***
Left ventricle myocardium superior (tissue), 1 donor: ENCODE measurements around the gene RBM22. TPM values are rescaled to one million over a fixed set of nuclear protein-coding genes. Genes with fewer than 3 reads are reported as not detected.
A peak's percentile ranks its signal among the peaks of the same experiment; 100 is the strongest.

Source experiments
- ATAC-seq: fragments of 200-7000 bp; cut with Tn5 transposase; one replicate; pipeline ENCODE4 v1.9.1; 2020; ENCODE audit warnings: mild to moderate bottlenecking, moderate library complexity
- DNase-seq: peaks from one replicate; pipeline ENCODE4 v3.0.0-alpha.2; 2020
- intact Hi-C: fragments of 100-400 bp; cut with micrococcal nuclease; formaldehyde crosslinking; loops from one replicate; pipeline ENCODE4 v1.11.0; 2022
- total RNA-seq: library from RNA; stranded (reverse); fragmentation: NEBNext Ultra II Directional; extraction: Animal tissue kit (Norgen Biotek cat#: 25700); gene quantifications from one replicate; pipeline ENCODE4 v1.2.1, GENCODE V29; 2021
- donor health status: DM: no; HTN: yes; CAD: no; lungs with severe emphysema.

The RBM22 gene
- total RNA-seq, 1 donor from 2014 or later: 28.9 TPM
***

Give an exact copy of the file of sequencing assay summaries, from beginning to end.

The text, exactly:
Left ventricle myocardium superior (tissue), 1 donor: ENCODE measurements around the gene RBM22. TPM values are rescaled to one million over a fixed set of nuclear protein-coding genes. Genes with fewer than 3 reads are reported as not detected.
A peak's percentile ranks its signal among the peaks of the same experiment; 100 is the strongest.

Source experiments
- ATAC-seq: fragments of 200-7000 bp; cut with Tn5 transposase; one replicate; pipeline ENCODE4 v1.9.1; 2020; ENCODE audit warnings: mild to moderate bottlenecking, moderate library complexity
- DNase-seq: peaks from one replicate; pipeline ENCODE4 v3.0.0-alpha.2; 2020
- intact Hi-C: fragments of 100-400 bp; cut with micrococcal nuclease; formaldehyde crosslinking; loops from one replicate; pipeline ENCODE4 v1.11.0; 2022
- total RNA-seq: library from RNA; stranded (reverse); fragmentation: NEBNext Ultra II Directional; extraction: Animal tissue kit (Norgen Biotek cat#: 25700); gene quantifications from one replicate; pipeline ENCODE4 v1.2.1, GENCODE V29; 2021
- donor health status: DM: no; HTN: yes; CAD: no; lungs with severe emphysema.

The RBM22 gene
- total RNA-seq, 1 donor from 2014 or later: 28.9 TPM